Machine shops, foundries, and other plants routinely move loads weighing from several to 600 tons on overhead cranes such as the ER-2000 from Whiting Corp., Monee, Ill. (whitingcorp.com). Such cranes are built around wide-flange and welded-box girders forming a moving bridge that carries a hoist on a trolley. The hoist can use a variety of brakes in addition to a solenoid-encapsulated self-adjusting (SESA), shoe-type holding brake. These include a mechanical-load brake, an eddycurrent brake, and flux-vector control brake. Both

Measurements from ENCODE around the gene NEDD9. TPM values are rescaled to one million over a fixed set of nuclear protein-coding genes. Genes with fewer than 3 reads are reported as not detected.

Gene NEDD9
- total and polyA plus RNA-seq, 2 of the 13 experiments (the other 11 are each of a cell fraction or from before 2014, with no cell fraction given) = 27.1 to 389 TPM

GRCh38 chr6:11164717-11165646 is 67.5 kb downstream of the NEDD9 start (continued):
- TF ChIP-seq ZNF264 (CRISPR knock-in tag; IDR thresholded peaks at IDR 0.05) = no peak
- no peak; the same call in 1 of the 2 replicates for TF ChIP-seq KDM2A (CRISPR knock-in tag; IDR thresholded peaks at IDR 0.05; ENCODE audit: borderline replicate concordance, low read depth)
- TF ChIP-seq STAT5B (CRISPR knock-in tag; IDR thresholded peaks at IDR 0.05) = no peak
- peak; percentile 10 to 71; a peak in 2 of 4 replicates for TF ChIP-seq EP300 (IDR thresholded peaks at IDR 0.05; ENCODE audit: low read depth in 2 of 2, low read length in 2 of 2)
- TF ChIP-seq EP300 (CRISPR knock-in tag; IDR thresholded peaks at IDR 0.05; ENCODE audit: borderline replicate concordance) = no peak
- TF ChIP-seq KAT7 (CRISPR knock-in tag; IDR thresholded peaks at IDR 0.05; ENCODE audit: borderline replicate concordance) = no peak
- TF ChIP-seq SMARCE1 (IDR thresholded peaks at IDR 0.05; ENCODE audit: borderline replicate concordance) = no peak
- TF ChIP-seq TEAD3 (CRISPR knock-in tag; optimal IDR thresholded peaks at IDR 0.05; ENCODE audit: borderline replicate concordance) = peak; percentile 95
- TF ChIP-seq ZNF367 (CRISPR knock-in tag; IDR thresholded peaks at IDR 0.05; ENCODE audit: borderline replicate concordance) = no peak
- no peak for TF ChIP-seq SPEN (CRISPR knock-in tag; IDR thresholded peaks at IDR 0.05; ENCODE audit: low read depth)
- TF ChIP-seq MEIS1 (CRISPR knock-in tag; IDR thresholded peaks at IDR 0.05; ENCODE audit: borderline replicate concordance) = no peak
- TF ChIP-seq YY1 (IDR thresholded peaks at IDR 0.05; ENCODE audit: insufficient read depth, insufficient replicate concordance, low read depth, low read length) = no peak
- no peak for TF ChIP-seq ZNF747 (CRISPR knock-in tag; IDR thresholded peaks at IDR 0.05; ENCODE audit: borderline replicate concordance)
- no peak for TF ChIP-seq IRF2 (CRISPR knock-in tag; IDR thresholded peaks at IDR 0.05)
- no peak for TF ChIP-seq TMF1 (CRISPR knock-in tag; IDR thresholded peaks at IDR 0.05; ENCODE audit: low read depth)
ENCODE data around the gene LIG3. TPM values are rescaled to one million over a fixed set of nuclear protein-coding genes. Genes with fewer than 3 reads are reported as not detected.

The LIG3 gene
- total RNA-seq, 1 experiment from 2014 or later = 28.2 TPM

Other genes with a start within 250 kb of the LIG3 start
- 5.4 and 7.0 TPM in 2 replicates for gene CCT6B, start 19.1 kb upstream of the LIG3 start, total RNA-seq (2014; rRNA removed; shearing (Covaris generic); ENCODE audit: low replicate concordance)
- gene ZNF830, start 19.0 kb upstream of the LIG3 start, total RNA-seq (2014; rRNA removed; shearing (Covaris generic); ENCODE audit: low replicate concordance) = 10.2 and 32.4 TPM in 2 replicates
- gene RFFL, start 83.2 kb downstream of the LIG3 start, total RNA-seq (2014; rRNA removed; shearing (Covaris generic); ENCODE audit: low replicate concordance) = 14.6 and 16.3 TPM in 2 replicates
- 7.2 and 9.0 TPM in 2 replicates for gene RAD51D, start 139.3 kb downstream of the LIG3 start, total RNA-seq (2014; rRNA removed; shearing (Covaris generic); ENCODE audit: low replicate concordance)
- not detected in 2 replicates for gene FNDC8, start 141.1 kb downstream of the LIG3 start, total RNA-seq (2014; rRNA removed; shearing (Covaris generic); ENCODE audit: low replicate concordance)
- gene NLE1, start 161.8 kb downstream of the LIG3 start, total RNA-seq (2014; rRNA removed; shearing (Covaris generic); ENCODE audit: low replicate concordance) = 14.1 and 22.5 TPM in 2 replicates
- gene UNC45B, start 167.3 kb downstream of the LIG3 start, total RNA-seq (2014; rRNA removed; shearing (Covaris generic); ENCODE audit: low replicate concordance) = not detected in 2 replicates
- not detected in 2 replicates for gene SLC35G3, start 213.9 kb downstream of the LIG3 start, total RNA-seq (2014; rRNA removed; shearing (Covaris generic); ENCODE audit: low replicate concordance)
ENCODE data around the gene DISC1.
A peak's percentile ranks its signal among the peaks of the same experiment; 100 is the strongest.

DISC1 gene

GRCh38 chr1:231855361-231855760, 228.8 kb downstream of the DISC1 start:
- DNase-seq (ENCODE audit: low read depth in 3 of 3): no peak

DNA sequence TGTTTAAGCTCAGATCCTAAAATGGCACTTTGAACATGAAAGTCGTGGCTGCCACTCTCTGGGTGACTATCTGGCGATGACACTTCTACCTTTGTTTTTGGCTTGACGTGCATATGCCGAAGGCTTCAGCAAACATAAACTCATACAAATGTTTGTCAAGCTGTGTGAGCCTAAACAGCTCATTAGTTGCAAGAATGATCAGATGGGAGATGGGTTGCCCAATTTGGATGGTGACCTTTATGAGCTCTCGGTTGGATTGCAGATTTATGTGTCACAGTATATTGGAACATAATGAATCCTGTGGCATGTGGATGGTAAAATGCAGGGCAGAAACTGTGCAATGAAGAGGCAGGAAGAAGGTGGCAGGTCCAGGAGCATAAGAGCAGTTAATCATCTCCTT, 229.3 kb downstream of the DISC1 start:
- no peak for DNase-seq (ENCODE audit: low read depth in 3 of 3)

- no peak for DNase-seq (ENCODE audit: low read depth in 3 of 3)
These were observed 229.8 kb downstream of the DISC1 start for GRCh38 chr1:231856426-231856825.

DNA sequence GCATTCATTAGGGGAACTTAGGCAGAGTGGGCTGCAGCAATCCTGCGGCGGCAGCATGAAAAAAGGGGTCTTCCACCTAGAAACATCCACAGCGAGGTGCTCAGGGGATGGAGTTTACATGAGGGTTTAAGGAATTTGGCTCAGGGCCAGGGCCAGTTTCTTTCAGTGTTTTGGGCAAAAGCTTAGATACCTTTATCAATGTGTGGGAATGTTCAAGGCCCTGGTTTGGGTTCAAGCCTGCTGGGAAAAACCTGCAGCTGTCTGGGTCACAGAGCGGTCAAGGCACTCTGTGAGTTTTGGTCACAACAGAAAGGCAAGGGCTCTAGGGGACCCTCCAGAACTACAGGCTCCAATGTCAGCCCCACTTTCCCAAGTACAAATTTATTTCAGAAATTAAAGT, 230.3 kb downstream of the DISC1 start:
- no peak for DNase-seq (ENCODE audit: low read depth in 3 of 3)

the trolley and bridge can be controlled by adjustablefrequency Ultra-Drive, a device that uses low-maintenance ac squirrel-cage motors and electronically balanced speed and horsepower for smooth operation, minimal energy use, and precise positioning. And Ultra-Drive controls can be configured as two or three speed, or infinitely variable. The hoist uses a triple reduction helical and spur gear reducer for smooth operation under load. A single operator can control the crane from a 24-V pendant.